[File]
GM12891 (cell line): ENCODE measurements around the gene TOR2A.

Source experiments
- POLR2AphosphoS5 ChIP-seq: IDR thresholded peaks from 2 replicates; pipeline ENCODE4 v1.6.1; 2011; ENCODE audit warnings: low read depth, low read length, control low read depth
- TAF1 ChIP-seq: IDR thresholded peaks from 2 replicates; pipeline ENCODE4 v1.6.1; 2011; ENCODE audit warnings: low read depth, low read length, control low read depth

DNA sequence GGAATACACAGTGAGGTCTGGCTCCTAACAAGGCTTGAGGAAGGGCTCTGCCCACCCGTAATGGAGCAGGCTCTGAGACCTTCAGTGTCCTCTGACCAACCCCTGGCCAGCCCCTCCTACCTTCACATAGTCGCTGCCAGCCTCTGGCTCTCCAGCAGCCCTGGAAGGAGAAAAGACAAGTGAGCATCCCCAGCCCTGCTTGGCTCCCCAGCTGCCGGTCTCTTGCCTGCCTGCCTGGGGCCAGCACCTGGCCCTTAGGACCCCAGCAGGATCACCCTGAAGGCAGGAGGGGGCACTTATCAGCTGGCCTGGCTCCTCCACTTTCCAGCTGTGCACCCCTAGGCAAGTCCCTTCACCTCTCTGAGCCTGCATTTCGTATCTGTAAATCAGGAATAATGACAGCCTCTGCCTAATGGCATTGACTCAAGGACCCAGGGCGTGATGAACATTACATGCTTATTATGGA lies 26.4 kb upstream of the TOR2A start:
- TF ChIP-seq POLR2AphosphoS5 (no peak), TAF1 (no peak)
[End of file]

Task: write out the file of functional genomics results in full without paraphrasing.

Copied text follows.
GM12891 (cell line): ENCODE measurements around the gene TOR2A.

Source experiments
- POLR2AphosphoS5 ChIP-seq: IDR thresholded peaks from 2 replicates; pipeline ENCODE4 v1.6.1; 2011; ENCODE audit warnings: low read depth, low read length, control low read depth
- TAF1 ChIP-seq: IDR thresholded peaks from 2 replicates; pipeline ENCODE4 v1.6.1; 2011; ENCODE audit warnings: low read depth, low read length, control low read depth

DNA sequence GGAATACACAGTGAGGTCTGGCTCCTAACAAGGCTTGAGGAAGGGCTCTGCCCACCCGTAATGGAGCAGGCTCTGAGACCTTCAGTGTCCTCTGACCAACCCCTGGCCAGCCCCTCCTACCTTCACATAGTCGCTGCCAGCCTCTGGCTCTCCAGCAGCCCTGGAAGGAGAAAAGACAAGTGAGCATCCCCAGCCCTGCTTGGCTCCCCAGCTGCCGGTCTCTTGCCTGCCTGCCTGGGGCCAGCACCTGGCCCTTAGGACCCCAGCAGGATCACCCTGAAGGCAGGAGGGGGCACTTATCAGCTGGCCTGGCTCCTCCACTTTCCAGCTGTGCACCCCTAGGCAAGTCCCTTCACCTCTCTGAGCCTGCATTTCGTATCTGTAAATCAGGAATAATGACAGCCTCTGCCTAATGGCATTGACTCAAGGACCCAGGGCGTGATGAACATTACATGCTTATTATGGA lies 26.4 kb upstream of the TOR2A start:
- TF ChIP-seq POLR2AphosphoS5 (no peak), TAF1 (no peak)